Id. at 205, 330 N.W.2d at 841.
In one recent post-conviction case from the intermediate appellate court in Ohio, allegations similar to those made by appellant in the present case were made. In State v. Ushery, 2002 Ohio 3673 (2002), the defendant, among other allegations as to incompetency of counsel, in proferring that he had been improperly coerced into selecting a trial by the court when he really wanted to be tried by a jury, contended that his position was supported by "(7) Ushery's affidavit quoting counsel's `representations' to him, following counsel's `discussions' with the court and the assistant prosecutor, `that "if I waived jury trial the judge would be more lenient at any possible sentencing on the case".'***" Id. at P9. The defendant also claimed that the affidavit (along with other allegations of incompetence) was sufficient to establish that his waiver of a jury trial was "not knowing, voluntary or intelligent." The Ohio court noted that Ushery's claim "depended for its success upon Ushery's assertions (1) that his trial counsel had `coerced' or deceptively induced his waiver of a jury trial with the promise that the trial court would be lenient in sentencing him. . . ." Id. at P10.
This citation is apparently a vendor neutral citation method that Ohio, along with approximately eight other states, now uses instead of the printed reporter citation method. It appears that Ohio no longer distinguishes between "published" and "unpublished" case opinions, but other states that use the vendor neutral citation method still only report and publish cases that the those courts decide should be reported in a printed reporter. The vendor neutral citation method uses a paragraph pinpoint citation method rather than a pinpoint page reference to identify text within the opinion. The full cite available on Lexis for this case is State v. Ushery, Appeal No. C-010613, Court of Appeals of Ohio, First Appellate District, Hamilton County, 2002 Ohio 3673, 2002 Ohio App. LEXIS 3737, July 19, 2002.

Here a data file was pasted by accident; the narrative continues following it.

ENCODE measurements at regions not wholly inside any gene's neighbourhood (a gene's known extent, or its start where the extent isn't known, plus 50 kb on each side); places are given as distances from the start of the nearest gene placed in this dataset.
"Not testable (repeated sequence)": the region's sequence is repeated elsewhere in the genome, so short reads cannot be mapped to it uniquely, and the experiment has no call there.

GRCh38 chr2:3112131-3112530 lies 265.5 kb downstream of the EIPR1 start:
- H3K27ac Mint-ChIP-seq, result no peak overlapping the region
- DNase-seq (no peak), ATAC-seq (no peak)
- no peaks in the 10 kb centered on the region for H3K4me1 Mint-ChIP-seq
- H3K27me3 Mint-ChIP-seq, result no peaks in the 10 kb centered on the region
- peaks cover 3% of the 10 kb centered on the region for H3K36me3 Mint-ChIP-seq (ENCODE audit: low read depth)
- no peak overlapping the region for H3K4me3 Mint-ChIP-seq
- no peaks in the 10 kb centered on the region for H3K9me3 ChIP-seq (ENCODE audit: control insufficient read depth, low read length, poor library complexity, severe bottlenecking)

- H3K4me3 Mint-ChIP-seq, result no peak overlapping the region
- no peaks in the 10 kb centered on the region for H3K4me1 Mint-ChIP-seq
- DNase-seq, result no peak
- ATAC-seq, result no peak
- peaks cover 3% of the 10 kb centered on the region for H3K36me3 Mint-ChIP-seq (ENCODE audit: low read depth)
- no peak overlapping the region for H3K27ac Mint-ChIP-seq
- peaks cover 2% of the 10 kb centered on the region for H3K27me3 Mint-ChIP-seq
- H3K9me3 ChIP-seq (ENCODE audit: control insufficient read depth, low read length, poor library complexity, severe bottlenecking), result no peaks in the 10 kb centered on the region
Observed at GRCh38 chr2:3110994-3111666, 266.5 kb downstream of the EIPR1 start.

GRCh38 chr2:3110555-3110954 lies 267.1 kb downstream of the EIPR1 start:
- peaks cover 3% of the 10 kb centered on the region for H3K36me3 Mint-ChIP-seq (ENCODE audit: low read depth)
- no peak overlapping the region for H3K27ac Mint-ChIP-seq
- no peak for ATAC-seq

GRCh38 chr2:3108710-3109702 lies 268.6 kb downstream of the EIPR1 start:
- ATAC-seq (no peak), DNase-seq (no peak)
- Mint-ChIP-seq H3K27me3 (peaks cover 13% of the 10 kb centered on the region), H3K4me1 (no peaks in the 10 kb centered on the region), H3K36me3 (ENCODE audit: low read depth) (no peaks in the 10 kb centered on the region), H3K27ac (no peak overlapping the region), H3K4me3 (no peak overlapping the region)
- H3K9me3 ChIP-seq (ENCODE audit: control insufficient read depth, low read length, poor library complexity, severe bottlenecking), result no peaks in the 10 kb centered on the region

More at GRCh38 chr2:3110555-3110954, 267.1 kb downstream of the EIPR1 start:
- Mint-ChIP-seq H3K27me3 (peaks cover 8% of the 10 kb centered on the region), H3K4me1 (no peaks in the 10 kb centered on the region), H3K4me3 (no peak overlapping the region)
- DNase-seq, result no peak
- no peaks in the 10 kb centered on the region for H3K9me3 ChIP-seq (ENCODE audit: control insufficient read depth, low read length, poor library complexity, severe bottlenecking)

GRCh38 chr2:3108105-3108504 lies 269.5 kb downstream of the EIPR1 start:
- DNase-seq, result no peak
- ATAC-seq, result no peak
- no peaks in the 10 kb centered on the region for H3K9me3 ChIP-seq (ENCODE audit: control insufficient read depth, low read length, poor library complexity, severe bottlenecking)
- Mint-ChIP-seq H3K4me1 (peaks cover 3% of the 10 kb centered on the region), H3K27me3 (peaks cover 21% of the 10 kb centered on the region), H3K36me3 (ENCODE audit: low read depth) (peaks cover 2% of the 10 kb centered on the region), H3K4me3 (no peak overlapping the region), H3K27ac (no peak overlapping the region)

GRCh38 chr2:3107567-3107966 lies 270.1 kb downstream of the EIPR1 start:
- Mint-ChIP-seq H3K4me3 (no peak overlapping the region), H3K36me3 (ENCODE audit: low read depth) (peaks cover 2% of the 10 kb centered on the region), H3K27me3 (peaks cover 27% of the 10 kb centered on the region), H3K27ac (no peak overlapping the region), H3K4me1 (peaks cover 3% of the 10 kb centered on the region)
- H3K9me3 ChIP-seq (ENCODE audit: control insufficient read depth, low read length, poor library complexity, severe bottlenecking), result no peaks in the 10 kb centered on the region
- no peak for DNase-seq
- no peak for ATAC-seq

Ushery had executed a written waiver of his right to a jury trial. Additionally, the trial judge had conducted an on the record colloquy with him in which he had acknowledged that the waiver of his right to a jury trial "had not been secured by `special promises or representations' by trial counsel, the prosecution, or the court." Id. at P11. Therefore, in that case there existed on the record waivers asserting that there had been no coercion, balanced against allegations proffered by affidavit after the trial asserting that there had been. The court held: